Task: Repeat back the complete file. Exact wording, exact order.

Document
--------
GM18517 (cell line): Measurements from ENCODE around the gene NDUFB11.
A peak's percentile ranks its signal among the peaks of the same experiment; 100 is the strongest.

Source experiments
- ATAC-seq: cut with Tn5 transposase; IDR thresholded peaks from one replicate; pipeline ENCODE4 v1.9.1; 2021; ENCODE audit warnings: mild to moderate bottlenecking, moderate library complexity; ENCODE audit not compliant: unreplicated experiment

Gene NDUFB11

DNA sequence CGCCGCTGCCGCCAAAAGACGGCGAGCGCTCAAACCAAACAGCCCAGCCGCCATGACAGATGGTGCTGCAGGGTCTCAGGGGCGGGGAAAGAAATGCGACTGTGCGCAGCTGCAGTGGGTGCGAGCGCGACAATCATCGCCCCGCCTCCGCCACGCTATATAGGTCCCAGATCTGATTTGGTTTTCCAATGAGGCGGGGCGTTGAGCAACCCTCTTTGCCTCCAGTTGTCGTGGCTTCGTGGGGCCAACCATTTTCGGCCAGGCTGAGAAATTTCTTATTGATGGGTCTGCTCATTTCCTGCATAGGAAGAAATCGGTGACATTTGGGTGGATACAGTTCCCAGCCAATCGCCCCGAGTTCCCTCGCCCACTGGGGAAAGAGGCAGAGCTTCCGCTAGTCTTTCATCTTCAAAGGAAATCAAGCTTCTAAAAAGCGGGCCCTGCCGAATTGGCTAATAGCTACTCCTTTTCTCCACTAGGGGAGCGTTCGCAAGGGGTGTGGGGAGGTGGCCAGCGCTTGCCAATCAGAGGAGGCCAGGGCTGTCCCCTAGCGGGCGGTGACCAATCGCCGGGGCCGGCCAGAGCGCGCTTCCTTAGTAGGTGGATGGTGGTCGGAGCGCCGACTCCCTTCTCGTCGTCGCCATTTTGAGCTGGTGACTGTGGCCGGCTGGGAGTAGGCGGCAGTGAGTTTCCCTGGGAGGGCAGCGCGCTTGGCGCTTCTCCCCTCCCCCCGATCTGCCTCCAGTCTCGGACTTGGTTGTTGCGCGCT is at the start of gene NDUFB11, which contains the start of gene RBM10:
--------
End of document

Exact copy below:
GM18517 (cell line): Measurements from ENCODE around the gene NDUFB11.
A peak's percentile ranks its signal among the peaks of the same experiment; 100 is the strongest.

Source experiments
- ATAC-seq: cut with Tn5 transposase; IDR thresholded peaks from one replicate; pipeline ENCODE4 v1.9.1; 2021; ENCODE audit warnings: mild to moderate bottlenecking, moderate library complexity; ENCODE audit not compliant: unreplicated experiment

Gene NDUFB11

DNA sequence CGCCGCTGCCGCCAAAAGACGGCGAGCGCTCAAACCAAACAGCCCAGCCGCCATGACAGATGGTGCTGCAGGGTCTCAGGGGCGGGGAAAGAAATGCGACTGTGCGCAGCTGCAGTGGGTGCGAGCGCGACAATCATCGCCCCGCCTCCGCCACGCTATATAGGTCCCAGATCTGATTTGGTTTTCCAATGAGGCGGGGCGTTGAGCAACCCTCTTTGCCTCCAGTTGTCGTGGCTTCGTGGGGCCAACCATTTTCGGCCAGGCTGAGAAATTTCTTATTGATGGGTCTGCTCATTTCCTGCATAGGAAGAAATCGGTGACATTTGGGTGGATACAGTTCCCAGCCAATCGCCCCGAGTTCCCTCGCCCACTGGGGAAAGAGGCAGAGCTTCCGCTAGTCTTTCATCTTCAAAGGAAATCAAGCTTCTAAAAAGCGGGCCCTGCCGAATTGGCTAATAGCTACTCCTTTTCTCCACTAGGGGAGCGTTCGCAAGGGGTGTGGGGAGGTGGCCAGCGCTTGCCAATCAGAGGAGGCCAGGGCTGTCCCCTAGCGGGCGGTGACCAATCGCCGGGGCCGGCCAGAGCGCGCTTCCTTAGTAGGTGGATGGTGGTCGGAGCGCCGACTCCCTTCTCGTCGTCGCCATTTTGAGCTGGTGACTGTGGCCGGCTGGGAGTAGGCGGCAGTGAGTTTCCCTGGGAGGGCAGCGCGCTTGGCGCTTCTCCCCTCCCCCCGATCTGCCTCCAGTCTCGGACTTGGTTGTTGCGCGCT is at the start of gene NDUFB11, which contains the start of gene RBM10: